Cruel Times for Ireland's Many Abandoned Horses

In this, the Year of the Horse, I am becoming more and more disheartened by the news stories and social media postings of various Animal rescues of Ireland with whom I am associated. There seems to be an epidemic of sorts. Horses left to starve in fields, locked in barns without food or water, left to the elements of these harsher than normal winter storms here of late.

What has happened to the Ireland that I knew so well? Where the Horse was revered? Economics is a part of it, to be sure. Unemployment is increasing at alarming rates, new taxes are being levied on households almost weekly, it would seem. In the boom days of the Celtic Tiger, horse ownership was almost like a badge of success. When the bust came, these owners found themselves wondering what to do with their “badges”.

I work with two rescues, AHAR & PAWS. Both have in the past four months each rescued hundreds of Horses, foals, Mares, Mares-in-foal, Stallions, Geldings. Georgia, of AHAR, estimates that they’ve rescued upwards of 180 plus in the past six months alone. There is no rhyme or reason. They do it all for the love of each animal they rescue and without a dime of government monies. They rely solely on the individual donors to cover their expenses during the recovery and in the days following as they nurse creatures great & small back to health. They have them vetted, chipped and passports cut so that they might be adopted not only in Ireland but also in Scotland, Wales & England.

Pictures courtesy of AHAR

They have traveled the width & breadth of Ireland. Suzanne, Georgia and their AHAR Army of volunteers have been out in the worst of it. Just this past few days, they responded to calls for help from down near Ventry, 3 ponies, & up in Co Roscommon near Athlone. They were originally told there were 12 Connemara foals and up to 15 ponies abandoned near Athlone. They arrived to find so much more than they’d expected.  As they drove in, they saw four ponies standing in their own feces, hock deep. Those ponies had eaten the timber rails because they were so hungry. They went in to the stables and were greeted by even more ponies, foals, Mares.  Opening a door at the end of the Stables led them into an indoor arena and still more horses. Locked in without food, without water and outside, a almost new foal, skin & bones, laying weak in the mud and muck of it all.  The photos they posted, each one like a knife in this horse woman’s soul, were not easy to view. The foal, whom they named moonlight, is safer now, still struggling but, with the good care and love of AHAR, she will survive.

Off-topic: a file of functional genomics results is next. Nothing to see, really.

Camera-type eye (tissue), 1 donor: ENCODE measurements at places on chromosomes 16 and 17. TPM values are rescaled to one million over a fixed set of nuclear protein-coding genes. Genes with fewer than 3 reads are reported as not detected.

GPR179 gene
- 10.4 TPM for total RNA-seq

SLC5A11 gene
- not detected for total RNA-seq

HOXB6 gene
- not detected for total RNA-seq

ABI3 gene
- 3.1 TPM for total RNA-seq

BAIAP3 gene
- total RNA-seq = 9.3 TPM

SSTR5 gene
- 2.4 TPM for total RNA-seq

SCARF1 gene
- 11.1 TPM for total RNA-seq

As I wrote this, I received word that one of the Ventry ponies, whom they named Twilight, has passed. He was too weak to continue fighting. In his final hours, he knew a gentle, loving touch. He knew a full belly and a warm bed.

I sit here, thousands of miles away, wishing that I was there in the thick of it with them. I share in their triumphs. I weep with them and hurt for them as they watch another equine soul slip in to Heaven’s own pasture. I feel their anger and share it.

I am left wondering how we came to this point. How did a country in which the horse is so deeply engrained in their history, culture and psyche, fall to this level of disregard? Where will it stop and when? Why hasn’t there been anything done at a government level?